Hi Mintu, (Sumbul, Elizabeth and Angela), Chika and Soka,
Very nice to meet and talk with you earlier today, Mintu, and thanks for your edifying presentation about Stanford Digital Health -
ord.edu/event/department-of- medicine-all-staff-meeting-2/? instance_id=19788 - with your colleague, Sumbul Desai. What visionary Stanford Medicine Digital Health projects you're both developing!
As we talked about in the networking time afterward - and in terms of Sumbul's observations about reimbursement in response to my question about the possibility for Stanford Medicine to grow into online Cambodia and Nigeria universities, for example, in their main and official languages for a) clinical trials b) clinical medicine in an teaching hospital, and, particularly, for c) an online medical school, etc. - I think Stanford Medicine could benefit greatly re MIT OCW-centric World University and School's plans. WUaS is planning online CC OCW medical schools and online teaching hospitals in each of all countries' main and official languages (including potentially in villages on smartphones to begin). The reimbursement which both Stanford and WUaS could seek - from governments per student per year in each country - could parallel the tuition that students, for example, pay Stanford and MIT per year - along the lines of $44,000 (probably per GDP of the country). On top of this, countries' governments could potentially reimburse hypothetical Stanford-centric online medical schools and teaching hospitals for patient visits to online Stanford resident and intern MDs, etc. (I realize Stanford Digital Health also currently has a domestic US focus, per Sumbul's comment).
My friends, whom I met there, both Stanford Medicine administrators, and whom I mentioned in my question, are Soka K - @stanford.edu - and Chika E - @stanford.edu - from Cambodia and Nigeria respectively, and speaking languages there. They could conceivably become project leads and lead admins in such a online Stanford Medical School project for each of their countries. Soka's father, a physician also, left the country, Soka said, which had only 20 physicians, and he couldn't practice in the US once he got here. He'd be a great resource for an online Cambodia Medical School out of Stanford in Cambodian; I think he lives in the SF Bay Area. (Here's Cambodia WUaS - http://worlduniversity.
wikia.com/wiki/Cambodia - without any CC MIT OCW in Cambodian yet, but planning to be in the official Cambodian language for free CC MIT OCW- and Yale OYC-centric university and high school degrees). And Chika, from Nigeria, lead me to recall Nigerian and Stanford literature and medicine professor Alvin Ikoku - https://dlcl.stanford.edu/pe ople/alvan-ikoku - whom I know from a Stanford African Studies' presentation. He has a medical degree, like Angela, from Harvard Medical School, and his father also went to Stanford in the 1970s; Alvin studied as a student at Stanford as well. Here's beginning Nigeria World University and School - http://worlduniversity.wikia .com/wiki/Nigeria (before WUaS moves to a new wiki emerging from Wikipedia's Wikidata in their 358 languages) - with only one MIT OCW course presently. I wonder how many other countries today were represented by Stanford staff members and in what languages. I bet there were a lot - out of the ~200 countries/sovereign states in the world. And I think many of these countries would welcome Stanford Medical School's presence in their countries - thanks to its excellence. Both Soka and Chika seem very capable and positively engaging (and interested especially in online medical school projects in their countries!).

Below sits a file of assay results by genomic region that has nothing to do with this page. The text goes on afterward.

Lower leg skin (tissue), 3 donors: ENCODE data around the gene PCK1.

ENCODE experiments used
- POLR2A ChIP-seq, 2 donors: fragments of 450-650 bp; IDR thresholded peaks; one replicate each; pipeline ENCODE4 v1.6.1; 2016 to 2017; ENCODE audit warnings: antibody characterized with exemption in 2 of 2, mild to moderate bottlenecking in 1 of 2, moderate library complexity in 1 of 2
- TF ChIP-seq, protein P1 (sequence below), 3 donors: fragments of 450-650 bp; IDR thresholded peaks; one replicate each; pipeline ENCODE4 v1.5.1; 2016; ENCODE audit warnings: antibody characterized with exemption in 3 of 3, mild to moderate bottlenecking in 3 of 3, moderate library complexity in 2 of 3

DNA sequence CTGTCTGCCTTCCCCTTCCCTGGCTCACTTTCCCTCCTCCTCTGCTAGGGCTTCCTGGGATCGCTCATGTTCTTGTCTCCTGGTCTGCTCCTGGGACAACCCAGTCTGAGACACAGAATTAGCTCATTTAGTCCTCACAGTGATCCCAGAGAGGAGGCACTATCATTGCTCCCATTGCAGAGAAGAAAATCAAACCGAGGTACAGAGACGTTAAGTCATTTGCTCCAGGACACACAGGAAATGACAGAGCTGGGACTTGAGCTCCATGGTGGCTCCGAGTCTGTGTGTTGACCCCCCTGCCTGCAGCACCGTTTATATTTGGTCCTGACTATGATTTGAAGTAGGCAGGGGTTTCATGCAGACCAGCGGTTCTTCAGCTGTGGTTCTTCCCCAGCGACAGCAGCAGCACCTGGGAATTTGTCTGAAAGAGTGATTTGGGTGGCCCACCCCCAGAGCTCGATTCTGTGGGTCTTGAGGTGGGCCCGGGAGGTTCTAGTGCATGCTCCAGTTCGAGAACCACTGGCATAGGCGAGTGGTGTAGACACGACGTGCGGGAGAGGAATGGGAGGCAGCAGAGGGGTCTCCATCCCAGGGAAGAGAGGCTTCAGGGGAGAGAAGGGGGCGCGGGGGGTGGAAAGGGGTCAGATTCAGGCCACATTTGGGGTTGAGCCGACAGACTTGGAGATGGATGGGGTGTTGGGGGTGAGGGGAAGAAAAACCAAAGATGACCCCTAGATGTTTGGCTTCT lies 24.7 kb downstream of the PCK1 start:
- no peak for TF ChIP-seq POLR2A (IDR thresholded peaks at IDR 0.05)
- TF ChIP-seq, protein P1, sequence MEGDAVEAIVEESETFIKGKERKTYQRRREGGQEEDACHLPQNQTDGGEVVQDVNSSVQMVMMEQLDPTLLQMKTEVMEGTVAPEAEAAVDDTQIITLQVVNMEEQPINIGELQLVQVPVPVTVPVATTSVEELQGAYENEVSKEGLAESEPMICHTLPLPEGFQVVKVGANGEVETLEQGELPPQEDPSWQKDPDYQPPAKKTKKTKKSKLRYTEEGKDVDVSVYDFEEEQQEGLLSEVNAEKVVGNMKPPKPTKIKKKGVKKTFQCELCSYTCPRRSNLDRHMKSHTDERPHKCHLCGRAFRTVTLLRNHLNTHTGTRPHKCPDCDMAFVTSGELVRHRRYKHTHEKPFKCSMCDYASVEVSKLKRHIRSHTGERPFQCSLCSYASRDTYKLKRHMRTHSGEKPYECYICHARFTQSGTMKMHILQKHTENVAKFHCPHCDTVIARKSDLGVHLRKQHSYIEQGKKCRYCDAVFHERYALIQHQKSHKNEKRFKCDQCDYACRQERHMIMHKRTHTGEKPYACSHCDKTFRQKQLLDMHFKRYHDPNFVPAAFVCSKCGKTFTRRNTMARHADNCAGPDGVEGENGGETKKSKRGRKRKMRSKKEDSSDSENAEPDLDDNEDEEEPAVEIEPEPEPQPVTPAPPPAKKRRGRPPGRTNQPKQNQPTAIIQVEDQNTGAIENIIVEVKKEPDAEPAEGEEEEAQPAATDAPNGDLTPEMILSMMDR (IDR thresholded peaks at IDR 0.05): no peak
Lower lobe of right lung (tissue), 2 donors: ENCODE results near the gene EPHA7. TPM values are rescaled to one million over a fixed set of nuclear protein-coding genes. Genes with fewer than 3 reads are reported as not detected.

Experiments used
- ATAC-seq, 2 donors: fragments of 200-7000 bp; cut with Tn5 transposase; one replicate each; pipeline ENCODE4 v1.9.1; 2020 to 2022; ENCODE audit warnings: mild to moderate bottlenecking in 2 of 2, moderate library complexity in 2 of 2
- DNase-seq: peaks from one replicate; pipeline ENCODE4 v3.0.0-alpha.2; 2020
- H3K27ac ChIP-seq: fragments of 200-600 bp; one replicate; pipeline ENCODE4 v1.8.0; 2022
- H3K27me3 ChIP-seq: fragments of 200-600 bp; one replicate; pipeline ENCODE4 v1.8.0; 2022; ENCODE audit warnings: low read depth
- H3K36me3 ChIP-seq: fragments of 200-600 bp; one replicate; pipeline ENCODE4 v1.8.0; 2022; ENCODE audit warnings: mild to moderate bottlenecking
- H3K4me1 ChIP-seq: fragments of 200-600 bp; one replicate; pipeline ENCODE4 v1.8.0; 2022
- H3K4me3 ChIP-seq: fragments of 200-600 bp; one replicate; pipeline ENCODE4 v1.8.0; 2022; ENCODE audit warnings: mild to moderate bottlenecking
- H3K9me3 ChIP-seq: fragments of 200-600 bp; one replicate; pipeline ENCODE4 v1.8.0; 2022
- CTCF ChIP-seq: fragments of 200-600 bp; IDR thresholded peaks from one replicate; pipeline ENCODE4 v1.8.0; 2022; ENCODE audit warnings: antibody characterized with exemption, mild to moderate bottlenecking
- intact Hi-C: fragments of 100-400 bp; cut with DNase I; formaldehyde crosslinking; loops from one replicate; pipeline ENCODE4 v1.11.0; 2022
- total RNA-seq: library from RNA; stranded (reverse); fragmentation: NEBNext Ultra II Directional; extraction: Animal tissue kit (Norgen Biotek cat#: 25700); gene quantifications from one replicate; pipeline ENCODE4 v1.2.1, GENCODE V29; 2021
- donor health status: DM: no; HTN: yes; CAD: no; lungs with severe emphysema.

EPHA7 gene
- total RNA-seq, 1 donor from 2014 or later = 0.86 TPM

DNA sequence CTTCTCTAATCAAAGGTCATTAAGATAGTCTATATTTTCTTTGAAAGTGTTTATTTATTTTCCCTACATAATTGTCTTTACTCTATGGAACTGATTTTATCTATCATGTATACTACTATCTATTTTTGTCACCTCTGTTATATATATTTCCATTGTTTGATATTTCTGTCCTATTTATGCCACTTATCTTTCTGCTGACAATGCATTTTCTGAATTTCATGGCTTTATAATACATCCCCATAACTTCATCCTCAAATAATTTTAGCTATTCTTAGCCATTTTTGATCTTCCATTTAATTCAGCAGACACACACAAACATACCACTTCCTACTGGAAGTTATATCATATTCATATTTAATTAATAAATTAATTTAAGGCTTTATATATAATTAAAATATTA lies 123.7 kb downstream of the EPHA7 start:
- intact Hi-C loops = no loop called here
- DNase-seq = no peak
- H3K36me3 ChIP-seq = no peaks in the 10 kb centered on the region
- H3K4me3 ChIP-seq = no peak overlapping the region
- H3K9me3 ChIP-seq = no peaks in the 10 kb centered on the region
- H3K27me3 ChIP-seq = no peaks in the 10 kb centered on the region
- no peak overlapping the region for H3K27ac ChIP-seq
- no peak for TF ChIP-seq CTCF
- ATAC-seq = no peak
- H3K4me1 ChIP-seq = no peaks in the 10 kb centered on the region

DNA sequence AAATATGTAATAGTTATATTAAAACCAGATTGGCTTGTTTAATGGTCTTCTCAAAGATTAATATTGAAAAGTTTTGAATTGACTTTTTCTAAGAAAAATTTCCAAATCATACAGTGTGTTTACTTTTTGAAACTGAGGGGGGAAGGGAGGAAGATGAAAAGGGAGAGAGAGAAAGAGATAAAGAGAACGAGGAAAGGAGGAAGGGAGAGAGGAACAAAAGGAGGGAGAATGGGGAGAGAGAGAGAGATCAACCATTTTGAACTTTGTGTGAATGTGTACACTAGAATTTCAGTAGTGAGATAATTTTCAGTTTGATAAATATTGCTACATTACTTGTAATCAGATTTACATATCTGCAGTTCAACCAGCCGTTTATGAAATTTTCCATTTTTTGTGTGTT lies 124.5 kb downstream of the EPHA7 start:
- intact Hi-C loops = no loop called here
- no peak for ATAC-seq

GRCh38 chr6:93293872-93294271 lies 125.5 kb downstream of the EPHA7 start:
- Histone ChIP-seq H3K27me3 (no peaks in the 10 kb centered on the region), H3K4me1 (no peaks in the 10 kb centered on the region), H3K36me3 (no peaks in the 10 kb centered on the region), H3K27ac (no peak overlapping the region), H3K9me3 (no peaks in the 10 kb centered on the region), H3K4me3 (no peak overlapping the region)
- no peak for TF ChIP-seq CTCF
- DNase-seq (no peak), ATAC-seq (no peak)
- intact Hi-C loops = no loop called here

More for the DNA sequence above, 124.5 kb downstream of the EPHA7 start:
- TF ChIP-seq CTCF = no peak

So, partly thanks to the Internet, there's a great and far-reaching opportunity here for the excellence of Stanford's Digital Health projects and Stanford Medical School to expand online into all countries' main languages as major online university medical schools, and for Stanford to benefit reimbursement-wise from some part of the $44,000 per student per year from matriculated students in countries' languages around the world. This would create an enormous number of jobs as well for Stanfordians, potentially - and in all 200 countries' main languages as well. And many people in this Stanford medicine All-Staff meeting today could benefit from creating this project. (And these countries could also become markets for new medical technologies out of Stanford Medicine and Stanford-affiliated entrepreneurs, etc.)
I know Dr. Angela Rogers partly through Dr. Richard Robb, a Harvard Professor Emeritus of Ophthalmology, who is a family friend I've known basically since birth. Did you, Mintu, by chance study with him, when you studied at the Harvard Brigham and Women's teaching hospital?
It was very nice to meet and talk with you, Mintu. What might be the best ways to explore this opportunity and conversation further?
All the best,
t/people/affiliated-faculty/ minang-mintu-turakhia-assistan t-professor-cardiovascular- medicine
The beginning online World University Medical Schools (planned in all countries' official and main languages) -